As the production of Class 8 trucks evolves, so do the trailers they pull.
Both are bogged down by component supply shortages. Of course, there’s the lingering shortage of semiconductors that many expected to be memory now. But supply constraints only begin with the absence of electronic chips.
“While ‘semiconductors’ have become the generic benchmark for supply chain gaps, the reality is many parts continue to be affected,” said Kenny Vieth, president and senior analyst at ACT Research.
The pandemic and the lingering impact of steel tariffs are two other obstacles.
“Even the February storm that hit Texas and shut down entire swathes of the US plastics industry for more than two quarters,” Vieth said. “Like the supply chains themselves, the problems are not just domestic and not just commercial vehicles.”
Trailers are less reliant on chips than power units, but they’re not immune.
“Clogged for several more months”
“The supply chain is expected to remain congested for several months and then gradually improve throughout the first half of next year,” said Don Ake, vice president of commercial vehicles at FTR Transportation Intelligence.
FTR announced preliminary orders for 15,100-unit trailers in August, a rebound of 79% from July but a decline of 47% year-on-year. On a rolling 12-month basis, trailer orders total 341,000 units, more than the industry could produce if it had all the necessary parts and components.
Trailer makers started taking limited bookings in August, keeping a firm hand on schedules to prevent runaway growth in an already heavy order book.
“OEMs won’t be able to place all the orders they want in 2021,” Ake said. “These orders will continue until the first quarter of 2022. OEMs do not know when they can increase production, so there is huge uncertainty.”
The pent-up demand grows every month as fleets want more trailers to haul freight in a booming market.
“The fleets are in desperate need of more new trailers today, and they see an even greater need next year,” said Ake.
Connectivity technology beckons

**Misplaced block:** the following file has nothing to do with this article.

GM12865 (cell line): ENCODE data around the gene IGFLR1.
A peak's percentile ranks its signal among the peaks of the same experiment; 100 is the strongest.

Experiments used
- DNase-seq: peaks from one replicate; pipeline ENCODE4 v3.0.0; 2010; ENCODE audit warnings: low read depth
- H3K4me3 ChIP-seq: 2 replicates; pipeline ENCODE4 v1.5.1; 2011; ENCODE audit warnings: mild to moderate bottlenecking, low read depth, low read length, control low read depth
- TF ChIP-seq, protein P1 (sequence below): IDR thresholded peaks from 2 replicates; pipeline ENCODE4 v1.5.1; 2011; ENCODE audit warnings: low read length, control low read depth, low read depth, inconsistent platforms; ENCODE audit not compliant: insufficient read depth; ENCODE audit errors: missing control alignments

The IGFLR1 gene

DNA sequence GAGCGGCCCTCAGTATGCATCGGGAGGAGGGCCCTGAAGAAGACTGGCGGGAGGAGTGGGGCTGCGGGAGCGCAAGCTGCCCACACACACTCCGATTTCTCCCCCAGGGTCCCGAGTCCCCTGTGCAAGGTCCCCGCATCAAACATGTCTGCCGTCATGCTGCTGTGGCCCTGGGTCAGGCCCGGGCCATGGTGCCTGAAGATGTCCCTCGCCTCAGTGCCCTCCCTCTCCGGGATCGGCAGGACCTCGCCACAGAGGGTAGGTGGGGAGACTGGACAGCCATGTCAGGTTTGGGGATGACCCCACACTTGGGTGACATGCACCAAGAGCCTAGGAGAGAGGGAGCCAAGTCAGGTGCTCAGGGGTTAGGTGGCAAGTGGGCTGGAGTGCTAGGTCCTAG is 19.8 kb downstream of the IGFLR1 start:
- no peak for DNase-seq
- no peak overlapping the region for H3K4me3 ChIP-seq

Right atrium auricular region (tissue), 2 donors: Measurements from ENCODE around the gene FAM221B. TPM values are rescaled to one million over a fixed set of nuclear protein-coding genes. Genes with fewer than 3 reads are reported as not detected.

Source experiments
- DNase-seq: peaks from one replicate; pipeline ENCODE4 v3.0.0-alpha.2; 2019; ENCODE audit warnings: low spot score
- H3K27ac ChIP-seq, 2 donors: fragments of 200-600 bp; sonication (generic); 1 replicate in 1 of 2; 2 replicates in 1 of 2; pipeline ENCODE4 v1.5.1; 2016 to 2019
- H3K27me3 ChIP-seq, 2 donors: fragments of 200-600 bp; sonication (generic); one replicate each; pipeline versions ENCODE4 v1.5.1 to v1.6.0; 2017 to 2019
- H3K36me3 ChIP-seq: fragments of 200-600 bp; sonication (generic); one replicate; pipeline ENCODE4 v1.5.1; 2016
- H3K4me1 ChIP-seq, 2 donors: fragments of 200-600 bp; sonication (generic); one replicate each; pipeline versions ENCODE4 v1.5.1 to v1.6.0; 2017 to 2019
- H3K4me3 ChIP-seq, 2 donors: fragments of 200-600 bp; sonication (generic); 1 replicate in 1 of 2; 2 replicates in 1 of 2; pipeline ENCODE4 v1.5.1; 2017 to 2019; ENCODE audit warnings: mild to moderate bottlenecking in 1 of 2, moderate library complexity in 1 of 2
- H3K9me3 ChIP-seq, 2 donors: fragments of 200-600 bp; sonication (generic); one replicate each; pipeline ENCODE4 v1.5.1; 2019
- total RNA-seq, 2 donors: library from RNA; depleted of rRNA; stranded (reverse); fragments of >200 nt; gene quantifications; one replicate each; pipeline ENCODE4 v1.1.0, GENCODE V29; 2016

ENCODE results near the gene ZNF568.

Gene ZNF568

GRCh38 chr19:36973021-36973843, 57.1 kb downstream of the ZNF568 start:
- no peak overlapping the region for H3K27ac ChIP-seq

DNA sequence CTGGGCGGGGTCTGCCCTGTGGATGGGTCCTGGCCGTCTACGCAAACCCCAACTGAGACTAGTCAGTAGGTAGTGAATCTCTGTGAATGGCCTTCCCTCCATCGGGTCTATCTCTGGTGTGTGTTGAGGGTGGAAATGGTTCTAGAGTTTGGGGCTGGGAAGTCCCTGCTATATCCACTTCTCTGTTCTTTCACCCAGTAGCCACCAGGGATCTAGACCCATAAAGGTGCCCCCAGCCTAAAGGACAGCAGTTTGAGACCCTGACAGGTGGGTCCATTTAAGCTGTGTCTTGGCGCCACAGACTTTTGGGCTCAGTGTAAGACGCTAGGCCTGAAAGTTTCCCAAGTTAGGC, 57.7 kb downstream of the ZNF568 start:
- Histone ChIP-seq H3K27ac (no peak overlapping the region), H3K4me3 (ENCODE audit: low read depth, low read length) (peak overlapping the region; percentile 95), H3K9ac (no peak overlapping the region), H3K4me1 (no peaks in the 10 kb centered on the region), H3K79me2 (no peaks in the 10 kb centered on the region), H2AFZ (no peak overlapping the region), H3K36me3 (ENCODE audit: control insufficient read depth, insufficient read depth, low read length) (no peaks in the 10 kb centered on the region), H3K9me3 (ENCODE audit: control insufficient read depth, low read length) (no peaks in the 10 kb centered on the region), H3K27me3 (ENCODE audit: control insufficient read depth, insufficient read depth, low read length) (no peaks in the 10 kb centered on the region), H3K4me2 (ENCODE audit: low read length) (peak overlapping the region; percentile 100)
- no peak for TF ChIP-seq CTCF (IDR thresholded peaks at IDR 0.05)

Even as manufacturers resolve their current issues, connectivity for future trailer products is booming.
At the American Trucking Associations Technology & Maintenance Council last week in Cleveland, several technologies made their debut.
Hyundai Translead, the leading manufacturer of dry and refrigerated trailers in North America, has launched HT LinkSense, an open platform smart trailer solution that fully integrates with major telematics partners including Orbcomm, Phillips Connect, SkyBitz and Spireon.
“An open system provides a fully integrated solution to track and monitor trailer performance data in real time, enabling customers to increase their fleet productivity and operational efficiency,” said Sean Kenney, Director of Sales for Hyundai Translead.
HT LinkSense will debut on Hyundai Translead dry vans and later expand into refrigerated, flatbed, chassis and aftermarket products.
Great Dane Trailers didn’t wait for TMC to announce that its FleetPulse platform, the first intelligent trailer system developed by the trailer maker, would be standard on new Great Dane trailers with an integrated control network harness. (CAN) to prepare the equipment for future intelligent technology.
“One of the biggest barriers to the future of a connected vehicle is that the long trailer life can hamper the speed of innovation,” said Mike Molitor, executive director of business development at Great Dane. “By equipping every Great Dane trailer with a FleetPulse device and CAN harness, we believe fleets are in a better position to take advantage of future technologies. “
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